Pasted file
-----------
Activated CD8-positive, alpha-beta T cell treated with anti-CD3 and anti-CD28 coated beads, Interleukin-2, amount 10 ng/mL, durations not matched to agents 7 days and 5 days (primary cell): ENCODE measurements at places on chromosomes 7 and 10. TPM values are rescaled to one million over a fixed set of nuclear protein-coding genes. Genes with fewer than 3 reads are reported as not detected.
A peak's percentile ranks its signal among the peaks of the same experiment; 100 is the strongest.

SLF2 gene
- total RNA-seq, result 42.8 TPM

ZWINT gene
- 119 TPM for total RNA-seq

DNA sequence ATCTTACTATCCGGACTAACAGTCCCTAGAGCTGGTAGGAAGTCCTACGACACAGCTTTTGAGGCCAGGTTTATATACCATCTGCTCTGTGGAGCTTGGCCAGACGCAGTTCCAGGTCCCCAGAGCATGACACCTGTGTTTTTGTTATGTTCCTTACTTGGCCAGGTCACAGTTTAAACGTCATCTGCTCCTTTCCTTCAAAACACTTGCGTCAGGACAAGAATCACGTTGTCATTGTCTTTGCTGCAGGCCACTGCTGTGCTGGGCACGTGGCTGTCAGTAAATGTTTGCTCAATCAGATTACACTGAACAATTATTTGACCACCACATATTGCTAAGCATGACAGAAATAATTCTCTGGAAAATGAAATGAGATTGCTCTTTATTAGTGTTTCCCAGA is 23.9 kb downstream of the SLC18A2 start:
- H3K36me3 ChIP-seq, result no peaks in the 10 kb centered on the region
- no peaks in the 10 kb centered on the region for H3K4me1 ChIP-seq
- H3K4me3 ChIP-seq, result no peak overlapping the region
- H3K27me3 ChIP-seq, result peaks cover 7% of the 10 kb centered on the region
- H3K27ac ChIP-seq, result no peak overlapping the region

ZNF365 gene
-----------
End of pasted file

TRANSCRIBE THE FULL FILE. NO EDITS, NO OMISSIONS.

Activated CD8-positive, alpha-beta T cell treated with anti-CD3 and anti-CD28 coated beads, Interleukin-2, amount 10 ng/mL, durations not matched to agents 7 days and 5 days (primary cell): ENCODE measurements at places on chromosomes 7 and 10. TPM values are rescaled to one million over a fixed set of nuclear protein-coding genes. Genes with fewer than 3 reads are reported as not detected.
A peak's percentile ranks its signal among the peaks of the same experiment; 100 is the strongest.

SLF2 gene
- total RNA-seq, result 42.8 TPM

ZWINT gene
- 119 TPM for total RNA-seq

DNA sequence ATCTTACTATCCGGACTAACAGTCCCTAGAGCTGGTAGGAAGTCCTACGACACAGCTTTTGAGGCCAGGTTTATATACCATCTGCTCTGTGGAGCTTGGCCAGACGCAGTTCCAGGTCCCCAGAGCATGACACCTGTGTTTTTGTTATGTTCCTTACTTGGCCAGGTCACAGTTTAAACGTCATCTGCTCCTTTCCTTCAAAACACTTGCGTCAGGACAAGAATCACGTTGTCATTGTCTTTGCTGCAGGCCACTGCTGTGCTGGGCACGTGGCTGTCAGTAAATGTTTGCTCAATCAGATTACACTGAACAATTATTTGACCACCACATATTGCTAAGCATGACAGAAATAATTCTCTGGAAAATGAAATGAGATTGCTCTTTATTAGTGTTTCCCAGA is 23.9 kb downstream of the SLC18A2 start:
- H3K36me3 ChIP-seq, result no peaks in the 10 kb centered on the region
- no peaks in the 10 kb centered on the region for H3K4me1 ChIP-seq
- H3K4me3 ChIP-seq, result no peak overlapping the region
- H3K27me3 ChIP-seq, result peaks cover 7% of the 10 kb centered on the region
- H3K27ac ChIP-seq, result no peak overlapping the region

ZNF365 gene